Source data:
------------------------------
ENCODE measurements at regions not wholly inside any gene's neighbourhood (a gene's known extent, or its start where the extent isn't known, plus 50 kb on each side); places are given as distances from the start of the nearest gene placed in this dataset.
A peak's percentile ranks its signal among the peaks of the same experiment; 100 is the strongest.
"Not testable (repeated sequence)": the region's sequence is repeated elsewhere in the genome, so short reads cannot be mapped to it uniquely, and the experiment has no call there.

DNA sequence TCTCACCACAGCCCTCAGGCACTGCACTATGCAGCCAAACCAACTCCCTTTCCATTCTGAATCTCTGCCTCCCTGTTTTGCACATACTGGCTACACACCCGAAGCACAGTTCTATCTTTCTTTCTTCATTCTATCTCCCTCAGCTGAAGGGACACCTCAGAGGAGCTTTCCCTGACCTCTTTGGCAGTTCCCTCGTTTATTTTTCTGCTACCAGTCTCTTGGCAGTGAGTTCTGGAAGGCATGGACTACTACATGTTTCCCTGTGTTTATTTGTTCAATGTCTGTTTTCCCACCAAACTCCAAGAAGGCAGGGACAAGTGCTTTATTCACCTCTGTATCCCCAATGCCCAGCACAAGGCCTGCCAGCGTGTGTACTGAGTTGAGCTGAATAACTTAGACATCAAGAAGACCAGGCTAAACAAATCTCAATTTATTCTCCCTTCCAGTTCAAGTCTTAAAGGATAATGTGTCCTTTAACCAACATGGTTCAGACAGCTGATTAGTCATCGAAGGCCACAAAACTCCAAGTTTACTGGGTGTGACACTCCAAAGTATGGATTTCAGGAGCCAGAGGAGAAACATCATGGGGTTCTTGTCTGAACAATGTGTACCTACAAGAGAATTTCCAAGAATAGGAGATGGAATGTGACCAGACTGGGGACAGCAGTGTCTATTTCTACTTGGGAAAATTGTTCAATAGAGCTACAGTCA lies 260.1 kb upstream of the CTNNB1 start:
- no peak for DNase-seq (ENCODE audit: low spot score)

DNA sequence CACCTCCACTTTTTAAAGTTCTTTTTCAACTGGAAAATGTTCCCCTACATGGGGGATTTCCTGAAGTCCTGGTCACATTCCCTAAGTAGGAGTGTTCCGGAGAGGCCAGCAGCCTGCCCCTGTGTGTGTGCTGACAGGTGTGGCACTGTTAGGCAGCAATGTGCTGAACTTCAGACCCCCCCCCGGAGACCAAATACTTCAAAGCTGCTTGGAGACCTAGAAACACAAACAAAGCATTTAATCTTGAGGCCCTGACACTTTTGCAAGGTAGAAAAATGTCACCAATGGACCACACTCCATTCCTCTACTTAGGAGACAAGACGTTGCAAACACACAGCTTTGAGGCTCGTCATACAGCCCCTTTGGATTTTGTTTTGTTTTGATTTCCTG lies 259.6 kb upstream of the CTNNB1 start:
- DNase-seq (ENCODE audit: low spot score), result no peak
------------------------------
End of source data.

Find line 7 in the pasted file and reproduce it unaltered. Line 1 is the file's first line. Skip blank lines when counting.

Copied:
- DNase-seq (ENCODE audit: low spot score), result no peak